This week heads rolled over the continued failures of Telecom NZ’s 3G network, while Google’s European troubles look set to continue.
Alcatel-Lucent went into damage control over the spate of failures of the HSPA equipment it supplied to Telecom NZ.
It replaced Steve Lowe, the head of its NZ business, while Telecom’s CTO Frank Mount resigned. AlcaLu boss Ben Verwaayen told NZ media it was the company’s no.1 problem.
Police raided Richard Li’s home in Hong Kong as they probed his unsuccessful $2 billion attempt to privatize PCCW a year ago.
European authorities began an anti-trust probe into Google’s role in the search market after rivals complained it was manipulating results.
An Italian court convicted three Google executives on privacy violations over the posting of a YouTube video. It was the first time the company had been responsible for the content posted on its system.
Hollywood film studios lodged an appeal against an Australian court ruling that an ISP was not responsible for illegal movie downloads by its customers.
In a fresh approach to fighting cyber-crime, Microsoft won permission from a US court to take down a global botnet, The software firm also signed a cross-license agreement with Amazon, giving the two companies access to each other’s patent portfolios and stirring speculation about future collaboration on e-readers.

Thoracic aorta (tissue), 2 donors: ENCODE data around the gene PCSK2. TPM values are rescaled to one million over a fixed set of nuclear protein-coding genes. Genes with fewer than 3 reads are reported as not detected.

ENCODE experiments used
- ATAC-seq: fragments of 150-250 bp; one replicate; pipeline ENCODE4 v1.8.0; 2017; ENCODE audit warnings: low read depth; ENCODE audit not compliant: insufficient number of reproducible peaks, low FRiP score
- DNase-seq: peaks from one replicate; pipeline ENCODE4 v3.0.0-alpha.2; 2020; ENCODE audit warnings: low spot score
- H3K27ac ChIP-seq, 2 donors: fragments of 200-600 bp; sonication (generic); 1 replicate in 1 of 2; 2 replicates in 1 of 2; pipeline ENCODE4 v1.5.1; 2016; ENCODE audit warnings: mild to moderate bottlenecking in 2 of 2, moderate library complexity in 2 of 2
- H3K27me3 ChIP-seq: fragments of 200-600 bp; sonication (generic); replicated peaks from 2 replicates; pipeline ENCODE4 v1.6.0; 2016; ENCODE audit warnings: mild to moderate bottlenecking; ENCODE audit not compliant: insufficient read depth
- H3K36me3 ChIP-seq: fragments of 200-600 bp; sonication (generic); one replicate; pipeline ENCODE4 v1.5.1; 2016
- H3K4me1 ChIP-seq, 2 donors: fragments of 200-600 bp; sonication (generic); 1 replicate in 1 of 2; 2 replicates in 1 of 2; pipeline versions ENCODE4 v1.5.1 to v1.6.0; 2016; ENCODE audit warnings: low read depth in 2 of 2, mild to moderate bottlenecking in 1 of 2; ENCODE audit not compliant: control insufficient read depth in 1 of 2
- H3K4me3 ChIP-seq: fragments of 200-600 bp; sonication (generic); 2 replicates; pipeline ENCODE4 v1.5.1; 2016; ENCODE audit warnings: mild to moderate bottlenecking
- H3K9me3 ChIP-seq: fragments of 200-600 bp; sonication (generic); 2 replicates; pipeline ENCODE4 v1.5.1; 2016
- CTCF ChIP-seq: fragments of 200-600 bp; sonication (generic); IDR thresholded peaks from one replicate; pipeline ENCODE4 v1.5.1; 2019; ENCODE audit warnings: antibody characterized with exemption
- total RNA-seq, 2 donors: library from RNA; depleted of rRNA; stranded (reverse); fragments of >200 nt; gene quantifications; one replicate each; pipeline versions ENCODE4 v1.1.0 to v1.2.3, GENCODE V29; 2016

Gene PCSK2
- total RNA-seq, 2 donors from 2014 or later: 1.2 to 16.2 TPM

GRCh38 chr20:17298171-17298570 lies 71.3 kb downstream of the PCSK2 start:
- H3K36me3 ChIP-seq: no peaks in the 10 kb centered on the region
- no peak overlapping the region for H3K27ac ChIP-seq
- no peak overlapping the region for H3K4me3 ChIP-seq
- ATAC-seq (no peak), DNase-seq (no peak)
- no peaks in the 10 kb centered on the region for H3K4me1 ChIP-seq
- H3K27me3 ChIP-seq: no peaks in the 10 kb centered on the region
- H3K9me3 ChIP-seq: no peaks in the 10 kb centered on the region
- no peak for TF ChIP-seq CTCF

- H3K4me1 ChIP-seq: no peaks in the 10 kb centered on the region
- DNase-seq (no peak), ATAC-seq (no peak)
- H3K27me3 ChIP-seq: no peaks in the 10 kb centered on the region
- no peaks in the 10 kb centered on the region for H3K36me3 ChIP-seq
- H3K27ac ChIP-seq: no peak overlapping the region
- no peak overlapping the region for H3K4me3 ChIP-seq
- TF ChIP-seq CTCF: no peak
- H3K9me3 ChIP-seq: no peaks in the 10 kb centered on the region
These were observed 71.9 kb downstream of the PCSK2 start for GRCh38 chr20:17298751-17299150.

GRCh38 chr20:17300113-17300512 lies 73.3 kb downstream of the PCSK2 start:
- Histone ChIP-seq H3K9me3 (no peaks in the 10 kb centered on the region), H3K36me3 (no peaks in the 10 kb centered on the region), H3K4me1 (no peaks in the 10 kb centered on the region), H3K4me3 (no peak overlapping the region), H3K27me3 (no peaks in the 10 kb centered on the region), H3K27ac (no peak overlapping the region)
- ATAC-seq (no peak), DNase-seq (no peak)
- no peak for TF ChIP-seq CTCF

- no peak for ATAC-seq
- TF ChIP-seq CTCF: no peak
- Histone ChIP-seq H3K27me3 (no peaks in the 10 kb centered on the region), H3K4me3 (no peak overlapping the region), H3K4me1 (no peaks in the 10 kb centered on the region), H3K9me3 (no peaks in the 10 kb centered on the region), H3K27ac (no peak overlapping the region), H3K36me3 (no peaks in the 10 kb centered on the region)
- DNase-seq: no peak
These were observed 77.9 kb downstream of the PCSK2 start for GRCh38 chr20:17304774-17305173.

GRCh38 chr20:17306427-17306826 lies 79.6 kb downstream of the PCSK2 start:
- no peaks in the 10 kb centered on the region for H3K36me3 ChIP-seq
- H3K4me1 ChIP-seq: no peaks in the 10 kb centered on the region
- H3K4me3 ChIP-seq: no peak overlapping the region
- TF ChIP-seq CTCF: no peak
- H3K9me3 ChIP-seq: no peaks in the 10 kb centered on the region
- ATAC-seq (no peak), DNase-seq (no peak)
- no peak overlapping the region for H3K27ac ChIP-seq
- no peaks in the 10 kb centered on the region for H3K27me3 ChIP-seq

American Tower bought Essar’s mobile tower business for $430 million – its third Indian deal in the past 12 months.
Pacnet said it would build data centers at its Asian landing stations.
More controversy broke around the Australian next-gen broadband project, this time over the proposal to allow the new state-owned NBN Co. to offer retail services.
The semiconductor industry, a bellwether of the telecom and IT sectors, will grow 20% this year, driven by PC and memory sales, Gartner predicted.
A survey of Chinese scientists found that 84% thought losing access to Google would “somewhat or significantly” harm their work.
Nortel confirmed the sale of its carrier VoIP unit to US IP firm Genband for $282 million.
The US Strategic Command lifted its ban on the use of thumb drives on military networks, apparently because of the difficulty in policing it.
And after a meeting with Twitter co-founder Evan Williams, the Dalai Lama opened a Twitter account, signing up 70,000 followers in the first few days.